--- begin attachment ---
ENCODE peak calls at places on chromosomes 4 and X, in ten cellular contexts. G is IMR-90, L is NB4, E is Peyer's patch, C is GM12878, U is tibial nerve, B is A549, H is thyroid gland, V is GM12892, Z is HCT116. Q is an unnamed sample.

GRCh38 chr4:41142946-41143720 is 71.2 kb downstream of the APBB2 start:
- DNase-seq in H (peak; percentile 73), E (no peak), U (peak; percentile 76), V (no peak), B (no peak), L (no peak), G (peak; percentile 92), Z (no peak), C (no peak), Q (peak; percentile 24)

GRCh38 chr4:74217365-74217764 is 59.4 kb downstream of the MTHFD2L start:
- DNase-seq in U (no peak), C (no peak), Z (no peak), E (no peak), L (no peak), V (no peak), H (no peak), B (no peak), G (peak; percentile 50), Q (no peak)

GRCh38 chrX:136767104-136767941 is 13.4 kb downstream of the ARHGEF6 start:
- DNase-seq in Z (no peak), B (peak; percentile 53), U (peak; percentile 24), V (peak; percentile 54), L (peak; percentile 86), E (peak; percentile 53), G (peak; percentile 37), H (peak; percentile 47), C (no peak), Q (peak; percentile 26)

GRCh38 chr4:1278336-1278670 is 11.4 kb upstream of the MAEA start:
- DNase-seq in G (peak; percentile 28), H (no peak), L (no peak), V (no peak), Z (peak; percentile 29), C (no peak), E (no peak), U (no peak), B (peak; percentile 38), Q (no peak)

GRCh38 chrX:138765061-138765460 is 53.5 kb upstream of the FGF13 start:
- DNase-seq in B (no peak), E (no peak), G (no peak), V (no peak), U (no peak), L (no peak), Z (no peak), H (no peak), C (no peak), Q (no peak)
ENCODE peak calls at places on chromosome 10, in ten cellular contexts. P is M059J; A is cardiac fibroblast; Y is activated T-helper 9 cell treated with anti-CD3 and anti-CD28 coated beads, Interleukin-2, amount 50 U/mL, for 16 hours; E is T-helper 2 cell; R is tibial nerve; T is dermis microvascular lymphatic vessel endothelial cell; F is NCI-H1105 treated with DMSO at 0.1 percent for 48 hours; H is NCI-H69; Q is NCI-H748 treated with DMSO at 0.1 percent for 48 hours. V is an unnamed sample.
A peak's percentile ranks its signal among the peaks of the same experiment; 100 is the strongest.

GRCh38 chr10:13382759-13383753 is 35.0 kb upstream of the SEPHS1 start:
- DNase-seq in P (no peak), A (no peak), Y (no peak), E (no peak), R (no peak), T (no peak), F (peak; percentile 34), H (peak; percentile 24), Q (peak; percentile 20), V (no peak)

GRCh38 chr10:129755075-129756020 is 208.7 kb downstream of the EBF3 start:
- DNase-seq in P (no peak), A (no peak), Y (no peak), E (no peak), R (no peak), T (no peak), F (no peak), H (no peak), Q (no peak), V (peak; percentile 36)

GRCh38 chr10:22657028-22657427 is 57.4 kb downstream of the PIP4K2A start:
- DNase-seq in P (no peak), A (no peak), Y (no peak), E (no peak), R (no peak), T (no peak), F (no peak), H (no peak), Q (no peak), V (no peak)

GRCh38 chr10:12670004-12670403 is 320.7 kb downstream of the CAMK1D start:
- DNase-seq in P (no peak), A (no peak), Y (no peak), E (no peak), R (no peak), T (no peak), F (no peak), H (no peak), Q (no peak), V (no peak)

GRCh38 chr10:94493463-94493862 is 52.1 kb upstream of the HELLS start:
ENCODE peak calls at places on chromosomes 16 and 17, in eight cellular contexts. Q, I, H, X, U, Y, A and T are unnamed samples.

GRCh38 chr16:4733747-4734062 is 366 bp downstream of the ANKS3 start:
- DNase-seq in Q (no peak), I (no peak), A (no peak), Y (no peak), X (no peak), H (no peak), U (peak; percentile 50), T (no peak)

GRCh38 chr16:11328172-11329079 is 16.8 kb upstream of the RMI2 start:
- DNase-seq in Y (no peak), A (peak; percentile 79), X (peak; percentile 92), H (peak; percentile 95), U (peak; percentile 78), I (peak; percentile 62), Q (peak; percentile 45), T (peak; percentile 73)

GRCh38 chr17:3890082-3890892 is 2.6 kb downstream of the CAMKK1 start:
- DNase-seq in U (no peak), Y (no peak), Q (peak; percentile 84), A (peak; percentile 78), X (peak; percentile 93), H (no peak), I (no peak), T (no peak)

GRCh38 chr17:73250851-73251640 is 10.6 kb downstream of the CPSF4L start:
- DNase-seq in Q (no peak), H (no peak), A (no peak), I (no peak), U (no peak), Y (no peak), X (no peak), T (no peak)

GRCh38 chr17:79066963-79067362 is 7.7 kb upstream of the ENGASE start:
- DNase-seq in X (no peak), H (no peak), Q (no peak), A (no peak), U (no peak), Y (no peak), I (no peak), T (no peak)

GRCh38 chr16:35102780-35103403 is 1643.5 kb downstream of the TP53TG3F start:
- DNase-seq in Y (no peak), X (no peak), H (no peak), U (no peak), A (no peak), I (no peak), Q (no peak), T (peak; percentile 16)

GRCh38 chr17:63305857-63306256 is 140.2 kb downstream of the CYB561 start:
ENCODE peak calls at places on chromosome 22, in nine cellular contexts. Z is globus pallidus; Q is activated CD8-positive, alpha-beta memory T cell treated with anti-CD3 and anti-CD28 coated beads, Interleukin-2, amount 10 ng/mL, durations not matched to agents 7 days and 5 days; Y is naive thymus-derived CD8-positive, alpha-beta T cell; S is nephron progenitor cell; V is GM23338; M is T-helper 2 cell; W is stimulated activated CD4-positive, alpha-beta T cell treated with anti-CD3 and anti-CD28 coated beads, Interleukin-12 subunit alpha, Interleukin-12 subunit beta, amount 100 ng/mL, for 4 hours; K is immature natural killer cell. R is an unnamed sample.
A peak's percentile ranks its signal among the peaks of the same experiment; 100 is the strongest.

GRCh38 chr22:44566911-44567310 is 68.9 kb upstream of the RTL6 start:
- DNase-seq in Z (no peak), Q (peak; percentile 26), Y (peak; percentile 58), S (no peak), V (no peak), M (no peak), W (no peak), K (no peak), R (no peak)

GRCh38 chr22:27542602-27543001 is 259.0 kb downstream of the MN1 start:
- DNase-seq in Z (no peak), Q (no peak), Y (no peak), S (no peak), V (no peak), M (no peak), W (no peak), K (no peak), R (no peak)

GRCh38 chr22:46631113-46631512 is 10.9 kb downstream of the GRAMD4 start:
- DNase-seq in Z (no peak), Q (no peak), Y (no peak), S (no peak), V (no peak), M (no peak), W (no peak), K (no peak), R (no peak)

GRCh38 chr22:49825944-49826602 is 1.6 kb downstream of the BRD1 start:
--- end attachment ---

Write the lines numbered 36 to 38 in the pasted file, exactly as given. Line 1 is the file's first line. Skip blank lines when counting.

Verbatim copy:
GRCh38 chr17:63305857-63306256 is 140.2 kb downstream of the CYB561 start:
ENCODE peak calls at places on chromosome 22, in nine cellular contexts. Z is globus pallidus; Q is activated CD8-positive, alpha-beta memory T cell treated with anti-CD3 and anti-CD28 coated beads, Interleukin-2, amount 10 ng/mL, durations not matched to agents 7 days and 5 days; Y is naive thymus-derived CD8-positive, alpha-beta T cell; S is nephron progenitor cell; V is GM23338; M is T-helper 2 cell; W is stimulated activated CD4-positive, alpha-beta T cell treated with anti-CD3 and anti-CD28 coated beads, Interleukin-12 subunit alpha, Interleukin-12 subunit beta, amount 100 ng/mL, for 4 hours; K is immature natural killer cell. R is an unnamed sample.
A peak's percentile ranks its signal among the peaks of the same experiment; 100 is the strongest.